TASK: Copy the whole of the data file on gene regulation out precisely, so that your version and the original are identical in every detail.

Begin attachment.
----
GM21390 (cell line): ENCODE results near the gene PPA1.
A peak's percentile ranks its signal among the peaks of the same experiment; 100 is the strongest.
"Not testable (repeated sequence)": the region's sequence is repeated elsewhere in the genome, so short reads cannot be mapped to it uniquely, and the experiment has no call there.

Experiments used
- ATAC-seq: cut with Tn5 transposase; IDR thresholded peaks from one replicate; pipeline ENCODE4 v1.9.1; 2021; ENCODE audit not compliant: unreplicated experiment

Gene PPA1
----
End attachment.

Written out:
GM21390 (cell line): ENCODE results near the gene PPA1.
A peak's percentile ranks its signal among the peaks of the same experiment; 100 is the strongest.
"Not testable (repeated sequence)": the region's sequence is repeated elsewhere in the genome, so short reads cannot be mapped to it uniquely, and the experiment has no call there.

Experiments used
- ATAC-seq: cut with Tn5 transposase; IDR thresholded peaks from one replicate; pipeline ENCODE4 v1.9.1; 2021; ENCODE audit not compliant: unreplicated experiment

Gene PPA1